Google_s_Query_Refinements by zhucezhao

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									Google’s Query Refinements

Word Count:
1096

Summary:
Search engines aim to provide the most relevant results in response to
queries but limitations can be seen on what is actually returned based on
the queries used. Search queries can either be too specific or too
general for search engines to recognize good results. Google has filed
patent applications regarding alternative query terms or query
refinements to offer a solution.

The Google Solution

Search queries that are not too effective in providing good results
include...


Keywords:
google, internet, online business, seo


Article Body:
Search engines aim to provide the most relevant results in response to
queries but limitations can be seen on what is actually returned based on
the queries used. Search queries can either be too specific or too
general for search engines to recognize good results. Google has filed
patent applications regarding alternative query terms or query
refinements to offer a solution.

The Google Solution

Search queries that are not too effective in providing good results
include homonyms which are words that have the same sound or spelling but
different meanings. Improper contexts in the choice of words can also be
very confusing especially to search engines. Very general terms provide
results that are too broad while very narrow terms can be very
restrictive and may provide non-responsive search results.

Google presents a system and method that attempts to address this
particular problem. In this system, a stored query and a stored document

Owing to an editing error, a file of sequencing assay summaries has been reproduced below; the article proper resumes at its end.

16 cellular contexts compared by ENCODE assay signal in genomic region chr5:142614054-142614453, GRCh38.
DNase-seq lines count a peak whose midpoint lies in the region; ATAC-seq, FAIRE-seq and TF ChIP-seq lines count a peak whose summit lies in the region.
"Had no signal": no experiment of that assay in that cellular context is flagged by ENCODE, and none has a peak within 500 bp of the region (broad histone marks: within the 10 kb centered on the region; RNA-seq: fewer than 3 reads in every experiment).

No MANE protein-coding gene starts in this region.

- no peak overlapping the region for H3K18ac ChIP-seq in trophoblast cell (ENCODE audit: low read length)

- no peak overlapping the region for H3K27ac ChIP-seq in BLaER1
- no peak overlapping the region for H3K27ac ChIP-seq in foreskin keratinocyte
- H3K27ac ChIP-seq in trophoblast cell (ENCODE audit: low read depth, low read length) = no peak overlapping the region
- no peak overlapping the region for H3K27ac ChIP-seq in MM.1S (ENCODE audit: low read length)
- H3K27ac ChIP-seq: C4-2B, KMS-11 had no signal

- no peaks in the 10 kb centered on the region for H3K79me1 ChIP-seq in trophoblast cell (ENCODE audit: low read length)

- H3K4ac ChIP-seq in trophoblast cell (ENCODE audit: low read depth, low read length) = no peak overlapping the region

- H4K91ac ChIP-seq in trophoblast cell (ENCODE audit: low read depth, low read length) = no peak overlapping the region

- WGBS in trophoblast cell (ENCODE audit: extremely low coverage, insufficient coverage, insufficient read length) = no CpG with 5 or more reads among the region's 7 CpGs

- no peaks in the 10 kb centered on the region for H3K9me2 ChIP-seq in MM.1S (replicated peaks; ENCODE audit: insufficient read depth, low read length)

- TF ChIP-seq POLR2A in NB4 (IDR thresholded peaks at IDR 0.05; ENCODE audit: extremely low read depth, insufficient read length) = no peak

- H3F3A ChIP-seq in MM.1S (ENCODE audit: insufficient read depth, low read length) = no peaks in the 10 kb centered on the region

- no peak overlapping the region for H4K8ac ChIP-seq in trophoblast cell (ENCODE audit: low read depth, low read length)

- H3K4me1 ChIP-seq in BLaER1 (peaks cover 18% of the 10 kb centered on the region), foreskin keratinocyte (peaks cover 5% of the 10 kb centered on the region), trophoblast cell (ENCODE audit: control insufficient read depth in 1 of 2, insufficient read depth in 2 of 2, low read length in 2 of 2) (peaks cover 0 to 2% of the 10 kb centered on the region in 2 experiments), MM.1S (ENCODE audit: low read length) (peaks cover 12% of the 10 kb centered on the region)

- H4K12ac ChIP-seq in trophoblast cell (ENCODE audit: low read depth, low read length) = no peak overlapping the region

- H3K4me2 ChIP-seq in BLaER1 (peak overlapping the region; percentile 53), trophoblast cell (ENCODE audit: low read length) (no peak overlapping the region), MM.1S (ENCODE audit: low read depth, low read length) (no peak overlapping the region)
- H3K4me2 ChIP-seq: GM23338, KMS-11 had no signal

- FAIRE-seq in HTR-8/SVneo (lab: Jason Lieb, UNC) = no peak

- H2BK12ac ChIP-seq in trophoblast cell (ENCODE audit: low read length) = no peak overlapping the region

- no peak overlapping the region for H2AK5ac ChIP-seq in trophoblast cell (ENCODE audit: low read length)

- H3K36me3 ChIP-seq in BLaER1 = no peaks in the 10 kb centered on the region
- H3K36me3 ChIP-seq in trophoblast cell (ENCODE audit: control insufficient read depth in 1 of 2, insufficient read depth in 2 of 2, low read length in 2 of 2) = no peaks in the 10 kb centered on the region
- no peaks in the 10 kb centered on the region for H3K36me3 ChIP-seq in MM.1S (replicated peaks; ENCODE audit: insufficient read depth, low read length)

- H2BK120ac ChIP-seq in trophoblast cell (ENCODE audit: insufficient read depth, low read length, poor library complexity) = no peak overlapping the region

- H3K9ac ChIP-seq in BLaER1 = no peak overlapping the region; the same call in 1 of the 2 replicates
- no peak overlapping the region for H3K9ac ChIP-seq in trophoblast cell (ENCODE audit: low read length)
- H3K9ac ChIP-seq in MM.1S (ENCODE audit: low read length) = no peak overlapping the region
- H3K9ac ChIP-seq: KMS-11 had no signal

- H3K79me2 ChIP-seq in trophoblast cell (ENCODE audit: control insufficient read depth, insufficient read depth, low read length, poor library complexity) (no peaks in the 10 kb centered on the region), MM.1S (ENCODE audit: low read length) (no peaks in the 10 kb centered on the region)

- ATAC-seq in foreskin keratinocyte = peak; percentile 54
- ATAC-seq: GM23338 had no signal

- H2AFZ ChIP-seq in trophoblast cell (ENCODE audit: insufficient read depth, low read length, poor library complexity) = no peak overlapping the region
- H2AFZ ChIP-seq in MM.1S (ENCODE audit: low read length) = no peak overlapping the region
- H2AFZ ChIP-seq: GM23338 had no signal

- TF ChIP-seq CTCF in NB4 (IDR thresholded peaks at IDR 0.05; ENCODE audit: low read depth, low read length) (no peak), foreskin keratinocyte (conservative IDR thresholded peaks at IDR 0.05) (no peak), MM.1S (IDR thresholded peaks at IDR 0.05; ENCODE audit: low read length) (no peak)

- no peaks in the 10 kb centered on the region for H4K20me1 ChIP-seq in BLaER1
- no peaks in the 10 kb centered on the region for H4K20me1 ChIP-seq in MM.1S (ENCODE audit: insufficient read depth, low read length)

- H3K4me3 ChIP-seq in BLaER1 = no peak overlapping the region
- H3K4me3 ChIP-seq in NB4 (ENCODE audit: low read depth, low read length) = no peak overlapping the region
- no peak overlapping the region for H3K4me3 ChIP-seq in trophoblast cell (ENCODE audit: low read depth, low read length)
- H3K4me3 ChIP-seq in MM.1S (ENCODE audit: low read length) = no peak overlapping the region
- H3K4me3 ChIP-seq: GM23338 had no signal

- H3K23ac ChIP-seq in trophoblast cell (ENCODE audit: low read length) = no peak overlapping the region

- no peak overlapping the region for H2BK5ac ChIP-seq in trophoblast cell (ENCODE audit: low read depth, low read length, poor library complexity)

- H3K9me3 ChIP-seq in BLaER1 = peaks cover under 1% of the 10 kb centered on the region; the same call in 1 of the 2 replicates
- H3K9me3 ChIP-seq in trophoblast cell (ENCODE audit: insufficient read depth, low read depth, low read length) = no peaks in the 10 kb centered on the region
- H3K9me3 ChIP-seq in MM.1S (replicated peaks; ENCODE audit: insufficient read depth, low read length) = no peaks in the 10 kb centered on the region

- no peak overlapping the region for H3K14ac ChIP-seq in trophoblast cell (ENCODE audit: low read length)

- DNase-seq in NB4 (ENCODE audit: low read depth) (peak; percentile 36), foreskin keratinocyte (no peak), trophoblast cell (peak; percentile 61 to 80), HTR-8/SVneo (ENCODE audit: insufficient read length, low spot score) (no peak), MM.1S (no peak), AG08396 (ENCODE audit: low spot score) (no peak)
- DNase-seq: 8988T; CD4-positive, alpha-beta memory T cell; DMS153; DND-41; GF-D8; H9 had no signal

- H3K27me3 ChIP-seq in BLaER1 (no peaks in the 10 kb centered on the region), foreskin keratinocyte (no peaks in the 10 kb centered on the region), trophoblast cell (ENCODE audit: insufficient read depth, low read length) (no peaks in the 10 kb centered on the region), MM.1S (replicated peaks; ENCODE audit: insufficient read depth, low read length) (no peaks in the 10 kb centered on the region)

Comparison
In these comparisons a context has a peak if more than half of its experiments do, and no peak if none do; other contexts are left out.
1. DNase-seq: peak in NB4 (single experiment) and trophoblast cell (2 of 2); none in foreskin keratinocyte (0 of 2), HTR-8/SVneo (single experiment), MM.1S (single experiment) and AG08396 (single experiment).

are associated as a logical pairing. The pairing is assigned a weight
thus when a search query is issued, a set of search documents is
produced. There is at least one search document that matches at least one
document. Retrieval is done when the stored query and the assigned weight
associated with it matches at least one stored document. A cluster is
formed through this and scoring is done on at least one cluster relative
to at least one other cluster. At least one such scored query is
suggested as a set of query refinements.

The process starts when Google finds results by choosing the top 100
documents for clustering. During this phase, term vectors are computed
for each of the said documents which were ranked by relevance score. The
documents are matched to a stored document listed in an association
database. Alternative query terms are found by looking at associations
with queries that had been computed beforehand for the matched stored
documents.

Term vectors are also created for alternative query terms. Clusters are
created from both sets of term vectors to form groupings. Each cluster
has a calculated cluster centroid. Search queries associated with a
search document in the cluster are scored according to the distance from
this centroid and the percent of stored documents occurring in the
cluster. The best suggested query refinement contains the highest number
search query terms and the most frequently seen in the documents in the
cluster.

Other clusters and query names may be created to come up with additional
suggested query refinements. Refinements are sorted by relevance scores.
Alternative queries can include negated forms of terms appearing in the
set of refinements but does not appear on the original search query. A
number of predetermined search queries selected from past user queries
can be used to arrive at a precomputed possible set of refinements. The
predetermined queries would be issued while search results are maintained
in a database for future user search requests. The refined queries would
be provided to the user together with the results of the original search.